Last fall, I was invited to create a piece of felt to hang in a brand new restaurant opening in the Eastlake neighborhood of Seattle. Working in a small space, the owners were trying to minimize some of the challenges in the front of the bistro. The walls were painted concrete and the drop ceiling had been removed by a previous tenant, creating a perfect scenario for the sounds of a lively restaurant to become amplified.
The original commission was designed to hang from the ceiling by two chains to provide a visual screen between the dining area and a restroom corridor. Anticipating a busy holiday season, I worked to have the pieces finished for a mid-December delivery. I was given a few constraints: use a deep charcoal grey as the background, avoid any representational imagery and stick with abstract designs in order to fit in with the modern aesthetic of the restaurant.
After working a couple of samples, I decided to use four layers of merino over silk chiffon. I wanted the back to have the textural interest that nunofelt offers, as well as the sturdiness of silk. Four layers of merino seemed to offer the solidity I needed for something that would hang freely from the ceiling. This was not intended to be ethereal, rather something substantial and solid.
As the deadline approached, I had only completed one panel. Covering my entire 8′ x 4′ work surface, each piece was exponentially more difficult to work than anything I had previously attempted. The combination of four layers of wool and a layer of silk chiffon meant hours of lay-out and hours of gentle felting to ensure the full penetration of wool through silk. Once school was dismissed for the winter break, my children accompanied me to the studio, where they ably assisted with each step of the process. Once felted, I sewed three pieces of very heavy nunofelt together to create an ensemble measuring 96″ long by 52″ wide.
Unfortunately, once the hanging was installed in the restaurant, it became apparent that it wouldn’t work as we had hoped. Obstructing the quickest path between the kitchen and the tables, servers had to walk awkwardly around certain tables to serve the corner of the restaurant closest to the corridor. The panel was removed after two nights and put into storage.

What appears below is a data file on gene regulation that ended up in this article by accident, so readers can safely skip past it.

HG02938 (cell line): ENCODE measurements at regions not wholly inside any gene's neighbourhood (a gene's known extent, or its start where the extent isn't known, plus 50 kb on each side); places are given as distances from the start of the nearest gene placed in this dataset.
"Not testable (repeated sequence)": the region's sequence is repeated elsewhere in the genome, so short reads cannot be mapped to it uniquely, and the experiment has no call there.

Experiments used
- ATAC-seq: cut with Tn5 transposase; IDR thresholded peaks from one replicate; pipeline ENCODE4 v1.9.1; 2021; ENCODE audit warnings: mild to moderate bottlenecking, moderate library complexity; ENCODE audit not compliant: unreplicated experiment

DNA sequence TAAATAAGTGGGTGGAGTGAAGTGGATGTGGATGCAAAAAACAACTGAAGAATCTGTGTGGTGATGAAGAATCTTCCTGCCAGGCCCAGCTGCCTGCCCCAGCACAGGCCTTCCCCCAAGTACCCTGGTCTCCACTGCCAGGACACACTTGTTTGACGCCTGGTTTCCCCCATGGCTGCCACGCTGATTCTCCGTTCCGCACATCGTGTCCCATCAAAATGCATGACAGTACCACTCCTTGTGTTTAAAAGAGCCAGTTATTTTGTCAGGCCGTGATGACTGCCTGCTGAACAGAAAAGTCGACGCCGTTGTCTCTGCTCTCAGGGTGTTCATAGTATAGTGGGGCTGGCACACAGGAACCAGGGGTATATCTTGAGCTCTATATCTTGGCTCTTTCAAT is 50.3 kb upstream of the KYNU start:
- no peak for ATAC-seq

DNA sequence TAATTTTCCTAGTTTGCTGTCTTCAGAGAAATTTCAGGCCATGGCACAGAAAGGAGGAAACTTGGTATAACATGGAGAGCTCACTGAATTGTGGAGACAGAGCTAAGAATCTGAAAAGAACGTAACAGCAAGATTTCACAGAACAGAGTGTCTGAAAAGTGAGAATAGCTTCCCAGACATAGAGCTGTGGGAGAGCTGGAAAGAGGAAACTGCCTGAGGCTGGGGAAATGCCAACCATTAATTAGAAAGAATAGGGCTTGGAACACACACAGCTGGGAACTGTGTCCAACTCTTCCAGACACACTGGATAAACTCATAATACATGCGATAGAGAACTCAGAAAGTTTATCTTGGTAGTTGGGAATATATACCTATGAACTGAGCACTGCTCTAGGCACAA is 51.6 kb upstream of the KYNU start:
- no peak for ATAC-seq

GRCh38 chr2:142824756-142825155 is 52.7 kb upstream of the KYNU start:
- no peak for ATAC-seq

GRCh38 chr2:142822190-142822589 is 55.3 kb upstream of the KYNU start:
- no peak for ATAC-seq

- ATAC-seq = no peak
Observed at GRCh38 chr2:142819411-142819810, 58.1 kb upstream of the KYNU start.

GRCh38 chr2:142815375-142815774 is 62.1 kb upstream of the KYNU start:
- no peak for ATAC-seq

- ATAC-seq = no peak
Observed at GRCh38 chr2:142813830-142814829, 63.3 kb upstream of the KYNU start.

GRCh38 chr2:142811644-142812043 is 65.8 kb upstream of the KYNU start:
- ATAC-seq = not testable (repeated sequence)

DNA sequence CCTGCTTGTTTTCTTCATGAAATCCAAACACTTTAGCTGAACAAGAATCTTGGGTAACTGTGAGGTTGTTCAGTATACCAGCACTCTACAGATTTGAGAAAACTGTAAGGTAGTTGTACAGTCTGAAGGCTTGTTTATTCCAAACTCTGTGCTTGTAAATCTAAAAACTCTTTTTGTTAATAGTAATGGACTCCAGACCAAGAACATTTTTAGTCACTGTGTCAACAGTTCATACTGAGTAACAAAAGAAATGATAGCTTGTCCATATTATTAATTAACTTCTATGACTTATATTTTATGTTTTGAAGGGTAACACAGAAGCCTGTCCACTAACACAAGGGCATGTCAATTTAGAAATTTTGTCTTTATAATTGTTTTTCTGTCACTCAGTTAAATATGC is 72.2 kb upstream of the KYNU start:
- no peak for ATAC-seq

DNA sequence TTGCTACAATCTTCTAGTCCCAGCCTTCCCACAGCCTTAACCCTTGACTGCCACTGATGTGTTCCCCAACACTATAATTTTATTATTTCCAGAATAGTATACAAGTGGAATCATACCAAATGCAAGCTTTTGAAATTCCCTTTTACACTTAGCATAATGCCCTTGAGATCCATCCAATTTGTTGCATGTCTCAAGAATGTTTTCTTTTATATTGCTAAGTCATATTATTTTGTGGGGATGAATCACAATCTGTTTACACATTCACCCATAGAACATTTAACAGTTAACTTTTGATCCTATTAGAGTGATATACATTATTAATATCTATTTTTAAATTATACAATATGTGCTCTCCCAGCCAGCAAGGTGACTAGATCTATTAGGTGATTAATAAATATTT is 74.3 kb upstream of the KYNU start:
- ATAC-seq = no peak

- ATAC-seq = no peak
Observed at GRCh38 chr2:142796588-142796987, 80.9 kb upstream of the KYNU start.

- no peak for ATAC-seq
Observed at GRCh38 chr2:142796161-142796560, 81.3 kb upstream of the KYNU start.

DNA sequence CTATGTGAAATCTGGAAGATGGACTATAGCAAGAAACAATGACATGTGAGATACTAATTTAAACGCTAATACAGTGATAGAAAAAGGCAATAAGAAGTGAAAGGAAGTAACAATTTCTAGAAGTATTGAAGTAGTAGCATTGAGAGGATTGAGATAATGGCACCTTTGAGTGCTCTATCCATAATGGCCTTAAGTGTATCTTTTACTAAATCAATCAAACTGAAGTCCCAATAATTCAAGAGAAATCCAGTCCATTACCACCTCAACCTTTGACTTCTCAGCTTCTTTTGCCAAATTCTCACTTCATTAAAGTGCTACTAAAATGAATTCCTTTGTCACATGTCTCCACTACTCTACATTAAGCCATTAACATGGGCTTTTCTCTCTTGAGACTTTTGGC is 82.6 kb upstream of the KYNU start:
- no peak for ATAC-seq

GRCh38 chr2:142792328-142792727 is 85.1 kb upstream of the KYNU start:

A couple of months later, we had the occasion to dine at the restaurant. As I sat facing the front of the house, my eyes were drawn to the bare ceiling, the exposed ducts and a strip of concrete above the windows. Slowly, a plan formed for putting the felt panel to a new use. A panel installed near the ceiling would absorb some of the reverberating sound, soften the hard angles and would cover both the unpainted wall and the ducts. Anchoring the panel on the wall above the window would echo the slant of a chalkboard mounted on the opposite wall used to display the wine list.
The handiest high school math teacher this side of Everett was called in to help create a frame to hang from the ceiling and wall. Together, we upholstered a plywood frame, stapled a backing fabric, and then the felt panel which had to be cut and stitched for the new spot. Cut in half, with some new felt added to create extra length and then stitched together again, the felt was stapled on the frame.
Now that the piece is installed, I’m pleased with the final orientation. The long, narrow shape and recombined sections suit the apparent randomness of the original felt, though nothing is ever random. The name ‘Interstitial’ refers to the fact that this piece serves to span a space, and is composed of several pieces which required additions to fill the 14′ panel. “An interstitial space or interstice is an empty space or gap between spaces full of structure or matter.”
As the installation happened on the last day of Spring Break, my son dutifully accompanied me to the restaurant, alternating between gopher and spectator. In the last hour, he edged toward the kitchen to watch the chef and his sous begin their food prep. This was definitely the highlight of his week. A budding chef in our home kitchen, my son watched with a keen eye. He has been angling for a chance to return there for dinner where ‘he will anything Chef Charles puts in front of him’.
Should you find yourself looking for somewhere scrumptious to eat, head quickly to the Blind Pig Bistro where Chef Charles Walpole and his crew will definitely make your stomach grin, giggle and gush with delight. Check out the slideshow of photos posted by the Seattle Weekly to see just the sort of goodies waiting for you.